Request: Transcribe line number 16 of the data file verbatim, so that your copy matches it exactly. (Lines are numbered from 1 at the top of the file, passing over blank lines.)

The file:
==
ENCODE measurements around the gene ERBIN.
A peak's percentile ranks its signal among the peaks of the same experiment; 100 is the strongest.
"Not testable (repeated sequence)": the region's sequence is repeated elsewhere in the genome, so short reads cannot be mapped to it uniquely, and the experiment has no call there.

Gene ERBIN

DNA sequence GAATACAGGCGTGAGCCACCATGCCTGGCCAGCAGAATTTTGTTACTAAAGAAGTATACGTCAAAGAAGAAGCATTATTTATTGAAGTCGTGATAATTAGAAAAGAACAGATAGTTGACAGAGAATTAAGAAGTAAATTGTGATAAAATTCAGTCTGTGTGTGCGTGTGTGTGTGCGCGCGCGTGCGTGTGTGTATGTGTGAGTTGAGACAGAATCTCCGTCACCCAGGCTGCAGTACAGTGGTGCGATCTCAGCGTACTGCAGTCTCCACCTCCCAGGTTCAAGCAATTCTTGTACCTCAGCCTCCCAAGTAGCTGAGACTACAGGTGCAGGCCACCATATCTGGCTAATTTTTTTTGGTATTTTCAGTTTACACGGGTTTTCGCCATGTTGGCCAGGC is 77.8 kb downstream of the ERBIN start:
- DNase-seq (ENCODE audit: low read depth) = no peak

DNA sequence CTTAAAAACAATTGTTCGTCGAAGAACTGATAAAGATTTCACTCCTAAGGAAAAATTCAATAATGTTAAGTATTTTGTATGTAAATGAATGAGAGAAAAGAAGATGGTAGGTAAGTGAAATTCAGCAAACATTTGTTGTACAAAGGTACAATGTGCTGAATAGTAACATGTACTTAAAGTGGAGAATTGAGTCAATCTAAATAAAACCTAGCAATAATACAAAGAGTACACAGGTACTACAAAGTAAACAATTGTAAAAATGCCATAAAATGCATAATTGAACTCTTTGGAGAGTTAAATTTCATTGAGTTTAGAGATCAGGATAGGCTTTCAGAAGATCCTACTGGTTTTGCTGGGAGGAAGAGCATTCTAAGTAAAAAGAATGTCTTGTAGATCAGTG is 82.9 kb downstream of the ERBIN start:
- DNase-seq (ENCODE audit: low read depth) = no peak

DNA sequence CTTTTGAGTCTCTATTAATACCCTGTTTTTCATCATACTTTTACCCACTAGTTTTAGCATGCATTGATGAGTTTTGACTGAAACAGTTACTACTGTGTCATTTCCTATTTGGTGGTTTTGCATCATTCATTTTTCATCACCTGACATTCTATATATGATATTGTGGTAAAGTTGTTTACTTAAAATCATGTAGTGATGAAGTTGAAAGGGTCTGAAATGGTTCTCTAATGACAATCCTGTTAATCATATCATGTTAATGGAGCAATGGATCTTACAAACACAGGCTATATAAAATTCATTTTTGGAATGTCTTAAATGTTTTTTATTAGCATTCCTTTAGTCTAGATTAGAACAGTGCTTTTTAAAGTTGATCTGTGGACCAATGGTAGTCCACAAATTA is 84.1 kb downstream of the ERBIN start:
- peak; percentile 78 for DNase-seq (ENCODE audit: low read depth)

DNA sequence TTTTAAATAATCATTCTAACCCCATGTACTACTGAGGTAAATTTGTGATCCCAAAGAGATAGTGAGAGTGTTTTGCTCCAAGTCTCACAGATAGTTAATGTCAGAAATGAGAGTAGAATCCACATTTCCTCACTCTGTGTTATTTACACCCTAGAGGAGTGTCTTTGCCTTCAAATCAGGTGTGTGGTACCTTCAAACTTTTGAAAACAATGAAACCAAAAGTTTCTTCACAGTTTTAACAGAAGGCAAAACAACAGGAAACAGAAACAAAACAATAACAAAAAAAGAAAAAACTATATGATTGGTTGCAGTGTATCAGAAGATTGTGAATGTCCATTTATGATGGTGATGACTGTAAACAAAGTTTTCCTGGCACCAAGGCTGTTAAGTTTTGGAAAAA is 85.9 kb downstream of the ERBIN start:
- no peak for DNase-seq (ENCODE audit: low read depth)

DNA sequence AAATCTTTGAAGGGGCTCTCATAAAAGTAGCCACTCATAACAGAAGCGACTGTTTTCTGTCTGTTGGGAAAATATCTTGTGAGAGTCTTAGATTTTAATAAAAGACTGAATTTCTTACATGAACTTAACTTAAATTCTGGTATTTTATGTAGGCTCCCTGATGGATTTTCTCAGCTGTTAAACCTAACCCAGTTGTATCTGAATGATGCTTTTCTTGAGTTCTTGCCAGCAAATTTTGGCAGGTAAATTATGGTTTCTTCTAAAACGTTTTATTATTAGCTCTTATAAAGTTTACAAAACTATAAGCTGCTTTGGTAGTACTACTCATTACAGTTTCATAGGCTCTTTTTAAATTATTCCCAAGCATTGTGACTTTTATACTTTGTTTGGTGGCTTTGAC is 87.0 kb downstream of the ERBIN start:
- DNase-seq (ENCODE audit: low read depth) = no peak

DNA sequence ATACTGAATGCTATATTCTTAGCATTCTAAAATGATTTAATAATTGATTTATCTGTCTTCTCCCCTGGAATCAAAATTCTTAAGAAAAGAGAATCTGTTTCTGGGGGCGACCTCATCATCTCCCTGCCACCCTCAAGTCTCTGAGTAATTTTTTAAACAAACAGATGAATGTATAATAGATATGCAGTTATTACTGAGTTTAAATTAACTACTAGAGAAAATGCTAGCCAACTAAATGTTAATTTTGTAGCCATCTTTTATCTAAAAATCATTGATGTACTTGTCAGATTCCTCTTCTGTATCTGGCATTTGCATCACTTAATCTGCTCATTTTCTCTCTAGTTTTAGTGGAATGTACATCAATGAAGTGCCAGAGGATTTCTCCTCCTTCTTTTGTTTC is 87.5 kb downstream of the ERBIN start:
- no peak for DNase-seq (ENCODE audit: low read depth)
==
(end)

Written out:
- no peak for DNase-seq (ENCODE audit: low read depth)